Predicting the Aggregate Hydro-Biogeochemical Response of Mountainous Watersheds Across Scales and Subsystems
Dipankar Dwivedi* (DDwivedi@lbl.gov), Zexuan Xu, Lucien Stolze, Bhavna Arora, Sergi Molins, Carl Steefel, Eoin Brodie
Lawrence Berkeley National Laboratory, Berkeley, CA
Reactive Transport Models (RTMs) are crucial to improve scientists’ ability to predict the hydro-biogeochemical response of watersheds. However, these models must be able to accurately represent the complex multiscale, multiphysics processes that occur in watersheds. A scale-adaptive reactive transport modeling approach that involves using distinct codes was implemented to capture processes at the appropriate scale across watershed subsystems. In the subalpine and upper montane regions, the Copper Creek subcatchment was studied as a test case to understand how seasonal and interannual climate variability affects the observed relationship between the volume of water flow and solute concentrations (Xu et al. 2022). A Pumphouse lower montane (PLM) hillslope transect, established across a representative lower montane system, in turn, was used to disentangle the complex interplay between physical, geochemical, and biological processes controlling long-term chemical weathering of shale, with a focus on microbial aerobic respiration and changes in nitrogen stocks and fluxes resulting from snowpack variability (Stolze et al. 2022; Arora et al. in preparation). Hydro-biogeochemical exchange functions in the floodplain were also used to understand subsurface biogeochemical exports and their effects on river chemistry (Dwivedi et al. in preparation). The Lower Triangle region (LTR) of the East River is unique, as its hydrology is dominated by discharge from upstream subcatchments such as the Copper Creek, and comprises interacting hillslope and floodplain subsystems (Özgen-Xian et al. 2020, 2023). As such, this system was used to integrate understanding developed across subsystems. The complex reaction network from the PLM hillslope transect and floodplain subsystems was used to capture nitrogen dynamics in LTR. The resulting model is being used to quantify the uncertainties associated with meteorological forcings, evapotranspiration, and subsurface flow and how they affect the aggregate hydro-biogeochemical response of the East River watershed.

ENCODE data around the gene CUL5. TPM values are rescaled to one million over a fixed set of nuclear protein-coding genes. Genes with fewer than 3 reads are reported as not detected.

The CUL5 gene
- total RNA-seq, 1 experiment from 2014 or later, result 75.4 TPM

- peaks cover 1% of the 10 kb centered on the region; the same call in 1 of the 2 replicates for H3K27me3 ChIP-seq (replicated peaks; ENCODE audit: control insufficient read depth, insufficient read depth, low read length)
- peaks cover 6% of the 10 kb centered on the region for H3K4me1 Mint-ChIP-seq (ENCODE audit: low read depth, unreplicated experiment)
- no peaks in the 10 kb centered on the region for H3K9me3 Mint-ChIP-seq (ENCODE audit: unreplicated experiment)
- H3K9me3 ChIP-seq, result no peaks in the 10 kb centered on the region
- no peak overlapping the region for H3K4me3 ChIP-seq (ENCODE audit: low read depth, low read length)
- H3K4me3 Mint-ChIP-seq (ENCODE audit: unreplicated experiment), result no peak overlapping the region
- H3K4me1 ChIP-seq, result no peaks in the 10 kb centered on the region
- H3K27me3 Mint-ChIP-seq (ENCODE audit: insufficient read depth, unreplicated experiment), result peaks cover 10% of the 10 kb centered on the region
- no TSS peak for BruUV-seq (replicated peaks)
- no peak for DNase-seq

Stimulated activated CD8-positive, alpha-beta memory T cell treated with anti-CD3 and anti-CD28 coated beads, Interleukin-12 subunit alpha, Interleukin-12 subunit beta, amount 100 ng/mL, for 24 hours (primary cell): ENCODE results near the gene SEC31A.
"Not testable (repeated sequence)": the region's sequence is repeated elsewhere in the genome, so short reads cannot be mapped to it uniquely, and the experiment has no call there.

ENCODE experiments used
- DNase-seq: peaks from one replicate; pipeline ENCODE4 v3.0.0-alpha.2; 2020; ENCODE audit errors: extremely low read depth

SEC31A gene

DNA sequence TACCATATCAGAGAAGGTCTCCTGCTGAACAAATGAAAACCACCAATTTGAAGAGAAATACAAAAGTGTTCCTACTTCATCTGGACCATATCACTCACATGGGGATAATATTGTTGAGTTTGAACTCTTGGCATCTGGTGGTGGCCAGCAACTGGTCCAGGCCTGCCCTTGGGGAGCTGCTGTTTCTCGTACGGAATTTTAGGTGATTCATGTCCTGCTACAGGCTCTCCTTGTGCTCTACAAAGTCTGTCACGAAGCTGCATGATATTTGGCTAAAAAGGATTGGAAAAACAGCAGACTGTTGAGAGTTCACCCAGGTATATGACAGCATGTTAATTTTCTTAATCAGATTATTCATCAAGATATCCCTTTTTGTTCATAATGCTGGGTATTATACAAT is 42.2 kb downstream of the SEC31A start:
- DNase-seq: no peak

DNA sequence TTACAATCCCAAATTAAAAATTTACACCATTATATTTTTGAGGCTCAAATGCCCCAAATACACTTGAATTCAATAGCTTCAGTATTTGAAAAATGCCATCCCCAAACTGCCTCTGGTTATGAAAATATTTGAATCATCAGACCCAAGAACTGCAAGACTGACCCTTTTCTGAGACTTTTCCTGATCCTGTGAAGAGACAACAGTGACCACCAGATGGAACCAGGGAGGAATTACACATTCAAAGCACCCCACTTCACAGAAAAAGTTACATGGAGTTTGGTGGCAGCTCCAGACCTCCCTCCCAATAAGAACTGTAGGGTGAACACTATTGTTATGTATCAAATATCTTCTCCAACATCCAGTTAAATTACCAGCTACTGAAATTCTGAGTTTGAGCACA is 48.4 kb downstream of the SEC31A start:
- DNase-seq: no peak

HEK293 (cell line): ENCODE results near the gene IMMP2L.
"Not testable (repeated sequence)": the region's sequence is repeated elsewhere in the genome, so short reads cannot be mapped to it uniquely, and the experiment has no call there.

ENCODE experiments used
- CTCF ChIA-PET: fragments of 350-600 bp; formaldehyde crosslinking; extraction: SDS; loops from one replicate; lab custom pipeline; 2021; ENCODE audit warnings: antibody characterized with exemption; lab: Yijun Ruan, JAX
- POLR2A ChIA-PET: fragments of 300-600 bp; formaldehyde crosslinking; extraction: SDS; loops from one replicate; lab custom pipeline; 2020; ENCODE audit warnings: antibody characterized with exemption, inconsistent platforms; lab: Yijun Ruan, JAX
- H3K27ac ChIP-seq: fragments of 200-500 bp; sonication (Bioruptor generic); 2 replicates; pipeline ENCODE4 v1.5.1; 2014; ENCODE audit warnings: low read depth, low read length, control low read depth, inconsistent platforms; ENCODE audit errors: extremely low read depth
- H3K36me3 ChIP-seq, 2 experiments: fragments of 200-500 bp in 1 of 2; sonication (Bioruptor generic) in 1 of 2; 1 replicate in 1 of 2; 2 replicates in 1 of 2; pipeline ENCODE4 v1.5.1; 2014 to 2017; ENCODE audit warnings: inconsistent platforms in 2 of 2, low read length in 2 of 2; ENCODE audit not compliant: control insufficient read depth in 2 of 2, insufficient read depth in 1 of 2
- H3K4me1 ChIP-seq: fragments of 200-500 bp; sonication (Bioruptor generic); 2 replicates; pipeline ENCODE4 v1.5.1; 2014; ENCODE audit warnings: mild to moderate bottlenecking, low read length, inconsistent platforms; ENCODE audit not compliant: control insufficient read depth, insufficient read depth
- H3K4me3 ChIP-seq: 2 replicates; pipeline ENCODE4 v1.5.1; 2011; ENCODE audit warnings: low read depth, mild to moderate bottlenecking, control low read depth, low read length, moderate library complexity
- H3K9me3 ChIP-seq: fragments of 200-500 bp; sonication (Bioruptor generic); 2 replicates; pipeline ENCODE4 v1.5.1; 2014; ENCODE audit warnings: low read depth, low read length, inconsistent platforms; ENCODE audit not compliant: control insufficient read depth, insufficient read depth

Arora, B., et al. “Changes in Plant Productivity and Nitrogen Fluxes in a Mountainous Watershed as Affected by Snowpack Decline in Recent Decades.” In preparation.
Dwivedi, D., et al. “Developing Insights into River Corridor and Watershed Hydro-Biogeochemistry Across Scales.” In preparation.
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Stolze, L., et al. 2023. “Aerobic Respiration Controls on Shale Weathering.” Geochimica et Cosmochimica Acta 340, 172–188. DOI:10.1016/j.gca.2022.11.002.
Xu, Z., et al. 2022. “Understanding the Hydrogeochemical Response of a Mountainous Watershed Using Integrated Surface–Subsurface Flow and Reactive Transport Modeling,” Water Resources Research 58(8), e2022WR032075. DOI:10.1029/2022WR032075.